FOR anyone familiar with the work of director Brian Taylor, who most famously was one half of the team behind Jason Statham franchise Crank, it should come as no surprise to find that his latest thriller turns things up to 11 and then some. He seems to have taken that famous line from Psycho to heart: We all go a little mad sometimes.

The plot follows a perfectly ordinary middle-class family living in the American suburbs, headed by businessman Brent Ryan (Nicolas Cage) and his wife Kendall (Selma Blair). Both of them are disillusioned with their humdrum lives that are far from what they envisioned in their youth.

One day the run-of-the-mill is turned upside down when a mysterious virus of mass hysteria, which seems to originate from some sort of weird TV signal, infects the parents of the world and makes them turn violently on their own children, turning up in mobs at the school gates like something out Night Of The Living Dead.

The Ryan children, Carly (Anne Winters) and Josh (Zackary Arthur), must then do everything they can to protect themselves from their now-vicious mom and dad long enough to figure out just what the hell is going on.

It’s an out-there film that’s never one for subtlety, always looking to push the boundaries of what is a neat little B-horror movie concept – it feels like we should have seen it done before.

As a streamlined delivery system for all-out crazy Nic Cage, it must get some points for allowing him off the leash fully for the first time since Werner Herzog’s Bad Lieutenant remake.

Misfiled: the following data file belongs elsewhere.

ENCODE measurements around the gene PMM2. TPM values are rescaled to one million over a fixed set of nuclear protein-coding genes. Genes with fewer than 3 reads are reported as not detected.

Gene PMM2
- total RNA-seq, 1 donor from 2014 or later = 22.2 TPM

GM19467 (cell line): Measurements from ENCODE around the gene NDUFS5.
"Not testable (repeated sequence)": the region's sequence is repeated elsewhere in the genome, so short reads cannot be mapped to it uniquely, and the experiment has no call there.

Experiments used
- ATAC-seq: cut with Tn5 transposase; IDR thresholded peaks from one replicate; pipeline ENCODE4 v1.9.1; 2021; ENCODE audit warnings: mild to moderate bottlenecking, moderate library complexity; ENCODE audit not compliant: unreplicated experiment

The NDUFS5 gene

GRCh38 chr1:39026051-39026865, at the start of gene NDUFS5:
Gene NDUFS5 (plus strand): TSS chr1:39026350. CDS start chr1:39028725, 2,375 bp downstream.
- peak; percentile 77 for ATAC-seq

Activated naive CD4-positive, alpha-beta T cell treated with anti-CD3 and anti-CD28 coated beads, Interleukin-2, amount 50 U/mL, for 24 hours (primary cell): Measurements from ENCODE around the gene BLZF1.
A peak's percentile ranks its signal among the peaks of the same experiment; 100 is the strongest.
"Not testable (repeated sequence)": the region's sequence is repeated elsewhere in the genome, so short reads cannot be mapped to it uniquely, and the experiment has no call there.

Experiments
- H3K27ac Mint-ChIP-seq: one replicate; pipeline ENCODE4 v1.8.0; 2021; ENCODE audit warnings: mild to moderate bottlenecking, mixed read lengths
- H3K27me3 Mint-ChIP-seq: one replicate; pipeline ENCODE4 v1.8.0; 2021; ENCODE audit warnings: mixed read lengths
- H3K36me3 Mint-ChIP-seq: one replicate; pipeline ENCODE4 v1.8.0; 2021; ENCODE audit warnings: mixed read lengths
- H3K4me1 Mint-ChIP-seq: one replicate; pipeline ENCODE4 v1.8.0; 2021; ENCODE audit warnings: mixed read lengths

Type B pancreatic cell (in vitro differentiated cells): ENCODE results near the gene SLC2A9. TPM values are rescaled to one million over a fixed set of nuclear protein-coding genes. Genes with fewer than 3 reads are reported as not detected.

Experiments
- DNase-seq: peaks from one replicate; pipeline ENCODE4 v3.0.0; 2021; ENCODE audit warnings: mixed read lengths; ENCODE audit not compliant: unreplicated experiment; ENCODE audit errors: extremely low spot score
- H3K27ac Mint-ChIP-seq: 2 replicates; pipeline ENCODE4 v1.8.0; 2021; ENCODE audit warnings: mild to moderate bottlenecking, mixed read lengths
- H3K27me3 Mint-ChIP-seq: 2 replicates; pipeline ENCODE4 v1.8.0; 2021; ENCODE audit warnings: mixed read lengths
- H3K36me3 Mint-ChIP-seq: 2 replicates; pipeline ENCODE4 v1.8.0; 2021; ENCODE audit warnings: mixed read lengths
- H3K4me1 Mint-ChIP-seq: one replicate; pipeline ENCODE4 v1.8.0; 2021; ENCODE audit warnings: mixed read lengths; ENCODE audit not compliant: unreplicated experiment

Yet for all its boldness, there’s something grating, icky and wholly unpleasant about the film, like watching someone play around with an open wound, laughing while they do it. The social commentary built into the film is shallow at best, boiling down to, “isn’t suburban life dull?” and “aren’t kids little brats sometimes?”. The performances do most of the selling of these one-note points, with Blair stealing the film as Cage’s cohort in sudden parental madness.

There’s something to be said for a film that spits in the face of cinematic decency and really goes for it; it aims to tests the audience’s patience in a similar, although far less skilfully and artfully, way as Darren Aronofsky’s shocker Mother! It just would have been that much more effective if it weren’t delivered in such a self-satisfied, shrill way that by the point the screen goes black you’re left feeling like you’ve been screamed at for 80-odd minutes.